The observatory on the summit of the Pic du Midi, 60k to the west of Montréjeau, is clearly silhouetted against a clear blue sky. It’s going to be a great day for skiing. Sunshine, snow, faux filet and frites for lunch, a pichet of vin rouge and may be a chocolat chaud or two (adding a shot of quelque choses from a hip flask when the waiter isn’t looking)
I’m dreaming. Something heavy lands on my ankles and I open my eyes to find a 6kg tabby pressing his nose into my face, demanding breakfast. It’s 6.45am. The sun is streaming through a chink in the curtains, but we’re not in the Pyrenees. The cat is now stomping about on John’s legs. His brother is wailing by the bedroom door. John shows no sign of wanting to greet the day. He turns over and the cat lands on the floor with an unceremonious thud. Resistance is futile. I drag on my dressing gown and go and find them some food before they wake my mother.
My cousin and my great-aunt are coming to lunch today and I need to get up anyway. It’s John’s birthday and lunch is as close as he will get to a birthday party. If I had asked him in advance who he would most have liked to invite, I doubt he would have thought of Leslie. It doesn’t matter. Leslie and Roz have, of course, come to see Mum, not John, but they have the great advantages of being good company and enjoying their food.
Leslie is my mother’s accountant. He is also a member of the British Long Distance Swimming Association and the (rather eccentric) Serpentine Swimming Club in Hyde Park. Readers in the UK may have seen Leslie in a recent advertising campaign by The Times: a swimmer in Speedo trunks and a black swimming cap, diving into the Serpentine on a cold winter’s day. You can’t see Leslie’s face in the photo, but knowing his reputation as a trencherman, there was no mistaking the slightly rotund midriff. John and Leslie get on well. Indeed, they had, very nearly, been business partners.
When John retired from the Met Police in 2001, he had the idea of setting up an IT consultancy. It didn’t seem such a bad idea. We both had backgrounds in computing. Hell, we met on a computer course, after all! John spent the last few years of his service rolling out a London-wide crime reporting system and was pretty handy when it came to pulling computers apart. I built databases. My first lesson in hands-on computer maintenance came in 1994, when John took the lid off our brand new desktop and stuck the end of the vacuum cleaner in it. We nearly had a “domestic”! But two days later, when our receptionist’s computer packed up, I won a lot of Brownie points by whipping off the lid and swapping her hard drive with another from a similar machine. In the land of the blind, the one-eyed man is king. By 2001, I was working as a Network Administrator for a medical communications company.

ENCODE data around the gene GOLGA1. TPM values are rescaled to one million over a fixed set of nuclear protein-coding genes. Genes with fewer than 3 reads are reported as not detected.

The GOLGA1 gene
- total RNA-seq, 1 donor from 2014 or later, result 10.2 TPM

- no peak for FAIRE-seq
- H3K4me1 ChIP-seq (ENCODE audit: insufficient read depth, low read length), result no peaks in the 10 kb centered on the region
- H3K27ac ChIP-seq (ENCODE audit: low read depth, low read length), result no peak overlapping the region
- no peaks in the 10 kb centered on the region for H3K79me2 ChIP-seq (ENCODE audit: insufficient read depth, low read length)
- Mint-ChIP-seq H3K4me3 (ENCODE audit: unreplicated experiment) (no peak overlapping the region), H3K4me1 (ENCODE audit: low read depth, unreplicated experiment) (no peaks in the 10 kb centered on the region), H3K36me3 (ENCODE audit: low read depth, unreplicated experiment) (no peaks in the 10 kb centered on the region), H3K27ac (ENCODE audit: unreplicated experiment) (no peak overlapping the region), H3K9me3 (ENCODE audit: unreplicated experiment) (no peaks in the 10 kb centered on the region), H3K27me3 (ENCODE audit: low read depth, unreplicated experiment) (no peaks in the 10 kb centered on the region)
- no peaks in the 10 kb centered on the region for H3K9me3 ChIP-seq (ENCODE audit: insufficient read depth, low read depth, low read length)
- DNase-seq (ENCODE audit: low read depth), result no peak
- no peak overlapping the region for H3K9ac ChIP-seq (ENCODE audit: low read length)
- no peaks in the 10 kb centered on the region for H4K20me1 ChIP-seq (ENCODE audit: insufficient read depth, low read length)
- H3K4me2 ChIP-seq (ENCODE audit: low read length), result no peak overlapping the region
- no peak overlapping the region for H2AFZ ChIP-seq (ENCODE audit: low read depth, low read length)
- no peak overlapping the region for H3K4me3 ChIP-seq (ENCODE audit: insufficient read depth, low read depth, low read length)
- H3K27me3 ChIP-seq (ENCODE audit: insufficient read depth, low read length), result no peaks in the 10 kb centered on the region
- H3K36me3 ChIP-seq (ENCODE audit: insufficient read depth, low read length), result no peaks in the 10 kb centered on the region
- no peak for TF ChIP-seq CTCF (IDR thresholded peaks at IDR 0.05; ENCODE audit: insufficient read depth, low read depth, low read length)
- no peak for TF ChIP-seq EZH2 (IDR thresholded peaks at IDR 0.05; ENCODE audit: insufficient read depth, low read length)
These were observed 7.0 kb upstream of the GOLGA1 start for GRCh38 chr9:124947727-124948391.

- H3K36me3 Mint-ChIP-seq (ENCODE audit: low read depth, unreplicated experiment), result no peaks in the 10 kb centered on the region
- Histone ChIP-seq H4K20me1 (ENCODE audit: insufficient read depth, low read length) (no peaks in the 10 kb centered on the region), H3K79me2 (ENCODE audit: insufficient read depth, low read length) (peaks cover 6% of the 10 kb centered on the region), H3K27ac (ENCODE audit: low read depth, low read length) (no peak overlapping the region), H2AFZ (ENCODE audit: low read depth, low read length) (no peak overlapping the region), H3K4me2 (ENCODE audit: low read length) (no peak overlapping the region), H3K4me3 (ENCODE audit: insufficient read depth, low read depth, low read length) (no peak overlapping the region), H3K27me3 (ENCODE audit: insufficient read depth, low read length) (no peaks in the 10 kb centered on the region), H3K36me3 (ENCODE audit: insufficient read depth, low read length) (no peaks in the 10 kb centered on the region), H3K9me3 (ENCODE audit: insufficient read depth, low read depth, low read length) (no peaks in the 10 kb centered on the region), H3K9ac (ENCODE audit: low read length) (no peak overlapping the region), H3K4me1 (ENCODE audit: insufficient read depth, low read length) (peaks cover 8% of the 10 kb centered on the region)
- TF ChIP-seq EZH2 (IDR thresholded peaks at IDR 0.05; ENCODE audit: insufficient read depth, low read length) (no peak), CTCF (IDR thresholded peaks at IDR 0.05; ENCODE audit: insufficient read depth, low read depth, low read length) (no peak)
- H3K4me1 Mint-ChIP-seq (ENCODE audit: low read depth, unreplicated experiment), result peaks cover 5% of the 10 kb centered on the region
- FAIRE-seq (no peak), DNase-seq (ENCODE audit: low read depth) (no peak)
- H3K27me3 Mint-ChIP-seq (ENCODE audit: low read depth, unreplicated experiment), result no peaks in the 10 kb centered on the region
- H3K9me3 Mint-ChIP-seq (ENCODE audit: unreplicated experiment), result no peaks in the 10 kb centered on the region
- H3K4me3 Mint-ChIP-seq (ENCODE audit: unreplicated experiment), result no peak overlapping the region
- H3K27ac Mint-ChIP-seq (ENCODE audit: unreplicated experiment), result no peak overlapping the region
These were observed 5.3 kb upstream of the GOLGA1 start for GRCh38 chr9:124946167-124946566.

Anyway, all this is by the by. Where was I? Ah yes, our brief foray into IT consultancy
Our first potential client was referred to us by a friend. Mr Prakash was a plastic surgeon. He was interested in installing a network in his office and, specifically, needed a database to store digital photographs. We needed someone with an expert knowledge of computer networks. And that’s where Leslie fits in.
John and Leslie duly agreed to meet Mr Prakash at his very swish Harley Street consulting rooms. The door was answered by an extremely shapely pair of bristols, the owner of which promptly announced that she was one of Mr Prakash’s most grateful patients. In case you hadn’t guessed, Mr Prakash specialised in breast enhancement.
Having admired the secretary’s assets, our dynamic duo went on to view the offices and discuss the relative merits of Novell and Windows NT. Mr Prakash then came to the subject of the storage of his photos and choice of a digital camera, and pulled out a large album of “before and after” photos of his work. Reading between the lines, things went steadily downhill from there
Sadly, “Rynne Associates” never did get that contract and, as it happened, we were both offered other jobs shortly after. Nevertheless, as far as John and Leslie were concerned, the abortive venture served to cement a lasting friendship.